Renowned film-maker “Ram Gopal Varma” says “A film should be an experience, no matter it’s a hit or a flop” and “Kammatipaadam” proves this point absolutely. Directed by cinematographer turned director “Rajeev Ravi”, this film stars Dulquer Salman, Vinayakan, Manikandan R Achari and Shaun Romy in pivotal roles. While renowned actor-writer “P. Balachandran” provided the screenplay, “Prem Menon” produced it under his “Global United Media” production house.
Krishnan (Dulquer) who stays in Mumbai, comes to his village Kammatipaadam in search of his childhood friend Ganga (Vinayakan) who went missing and recollects his memories with his village, Ganga, Balan (Manikandan) and Anitha (Shaun Romy).
Director Rajeev Ravi and writer Balachandran evidently have been much influenced by “Martin Scorsese”, more so when we draw comparisons to characterizations, which could prevail as one of the strengths for this film. Dulquer or any other actor is to be found nowhere in this film except their roles, each role having its own level of native emotions. Director and writer should be appreciated for these characterizations.
Film has a typical Malayalam narrative style at a rather slow pace and with a high amount of detailing in establishment of every character. I need to share my own experience with this film. As soon as I watched “177 minutes” on censor certificate and slower take off, I felt the narration is lagging yet I couldn’t think of something outside this film. There lies the victory of writer and director.
Director succeeded in portraying the lives of Kammatipaadam boys growing from being weaker to fearless and a good editing helped him travel back and forth, revealing details about Ganga and Balan. He hadn’t missed using a single point shown, like how one should stab a person and what one should do when gets stabbed by someone. Scenes like Balan marrying Rosamma (Amalda Liz) and Ganga commanding Anitha were very realistic. There were limited number of songs, which were embedded in the screenplay though. The scene where Ganga asks Krishnan to leave Anitha for him, knowing they love each other sounds funny yet it portrays real emotions. Also, the scene where Anitha says Krishnan indirectly that she started liking Ganga was an example of writer’s wit in convincing Krishnan and audience.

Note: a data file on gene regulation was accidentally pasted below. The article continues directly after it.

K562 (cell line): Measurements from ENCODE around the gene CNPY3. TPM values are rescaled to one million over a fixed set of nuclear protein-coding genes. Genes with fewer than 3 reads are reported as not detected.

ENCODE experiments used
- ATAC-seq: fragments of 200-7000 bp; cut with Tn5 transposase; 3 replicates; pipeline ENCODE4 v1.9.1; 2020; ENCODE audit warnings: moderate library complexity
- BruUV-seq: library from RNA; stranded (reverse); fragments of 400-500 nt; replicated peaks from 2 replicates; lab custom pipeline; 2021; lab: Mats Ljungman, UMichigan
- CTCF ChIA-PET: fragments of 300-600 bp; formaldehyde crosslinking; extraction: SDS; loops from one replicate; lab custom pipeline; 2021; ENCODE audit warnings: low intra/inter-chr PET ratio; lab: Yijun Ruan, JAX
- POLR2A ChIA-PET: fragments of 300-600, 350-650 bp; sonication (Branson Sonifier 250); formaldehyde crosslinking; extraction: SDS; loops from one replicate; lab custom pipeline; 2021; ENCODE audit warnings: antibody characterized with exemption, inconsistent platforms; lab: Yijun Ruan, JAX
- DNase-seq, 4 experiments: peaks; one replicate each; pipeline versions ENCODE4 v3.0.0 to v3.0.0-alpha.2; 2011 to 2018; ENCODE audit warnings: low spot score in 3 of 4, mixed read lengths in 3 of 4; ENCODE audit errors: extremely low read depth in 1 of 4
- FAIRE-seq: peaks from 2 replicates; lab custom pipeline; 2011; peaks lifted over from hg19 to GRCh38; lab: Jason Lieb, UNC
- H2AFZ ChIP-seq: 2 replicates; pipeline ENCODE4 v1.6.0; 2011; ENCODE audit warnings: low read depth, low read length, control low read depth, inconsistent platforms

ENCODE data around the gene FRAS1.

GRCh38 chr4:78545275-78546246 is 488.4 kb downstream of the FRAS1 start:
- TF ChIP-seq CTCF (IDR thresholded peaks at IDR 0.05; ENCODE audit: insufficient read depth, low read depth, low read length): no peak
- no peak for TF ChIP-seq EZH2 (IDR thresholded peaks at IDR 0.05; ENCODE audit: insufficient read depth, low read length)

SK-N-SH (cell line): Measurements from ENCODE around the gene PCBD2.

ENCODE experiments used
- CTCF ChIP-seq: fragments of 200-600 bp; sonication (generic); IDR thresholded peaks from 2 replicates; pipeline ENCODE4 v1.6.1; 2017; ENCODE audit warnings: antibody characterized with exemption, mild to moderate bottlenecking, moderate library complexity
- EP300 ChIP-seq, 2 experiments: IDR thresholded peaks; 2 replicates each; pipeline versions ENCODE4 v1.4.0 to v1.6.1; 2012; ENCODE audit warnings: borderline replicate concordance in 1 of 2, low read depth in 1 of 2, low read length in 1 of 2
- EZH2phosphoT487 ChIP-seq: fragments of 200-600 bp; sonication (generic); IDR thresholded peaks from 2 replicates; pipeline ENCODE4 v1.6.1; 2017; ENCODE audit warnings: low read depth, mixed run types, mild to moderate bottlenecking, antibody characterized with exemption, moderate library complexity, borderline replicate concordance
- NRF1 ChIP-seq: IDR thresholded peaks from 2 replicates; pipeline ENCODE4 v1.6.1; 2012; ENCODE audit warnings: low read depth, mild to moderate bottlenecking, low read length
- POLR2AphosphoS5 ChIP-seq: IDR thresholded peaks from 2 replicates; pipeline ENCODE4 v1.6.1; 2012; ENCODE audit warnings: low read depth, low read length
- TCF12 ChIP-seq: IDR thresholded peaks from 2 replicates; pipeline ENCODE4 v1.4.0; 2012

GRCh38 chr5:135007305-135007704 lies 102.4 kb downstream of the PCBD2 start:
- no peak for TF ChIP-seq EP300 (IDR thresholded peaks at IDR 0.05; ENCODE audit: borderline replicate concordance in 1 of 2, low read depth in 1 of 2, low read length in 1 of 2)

There lies something very good about this film’s writing part. The film starts introducing Krishnan as a security personnel in Mumbai. All the other characters’ journey was shown in detail but not the main character’s. Audience doesn’t feel the need of knowing about it.
There also lies something which writer failed to deliver as he wanted. It’s the ending sequence. Maybe, he has maintained it till the end to gave a thrill to audience but it wasn’t thrilling due to the high amount of detailing and lagging narration. Due to this sequence, the emotion carried out till then was instantly dropped.
On the whole, Kammatipaadam is an honest attempt by Balachandran and Rajeev with portrayal of real emotions yet bearing it for 177 minutes is a hurdle for audience. Go for it if you do not care about runtime and want to watch a highly emotional film.
Dulquer performed extraordinarily as Krishnan and he stands as one of the finest actors of this generation. Vinayakan as Ganga, Manikandan as Balan gave eminent performances. Vinay Forrt as Venu, Shaun Romy, Anil Nedumangad as Surendran, Shine Tom Chacko as Johnny and rest were apt for their roles.
Overall Eminences :
- Balachandran’s Writing. Every character was established well with much detailing and real emotions were portrayed.
- Performances. Watch this film for real performances of Dulquer, Vinayakan and Manikandan.
- Krishna Kumar’s Background Score. Though the narration was slower, background score helped the establishment of emotions.
- Madhu Neelakantan’s Cinematography. Night sequences and all the scenes shot at Kammatipaadam village were visually eminent.
- Slow Narration. Narration was very much slower such that an audience who just wants to get relaxed never gets relaxed in those 177 minutes. The biggest lowland for this film.
– Yashwanth Aluru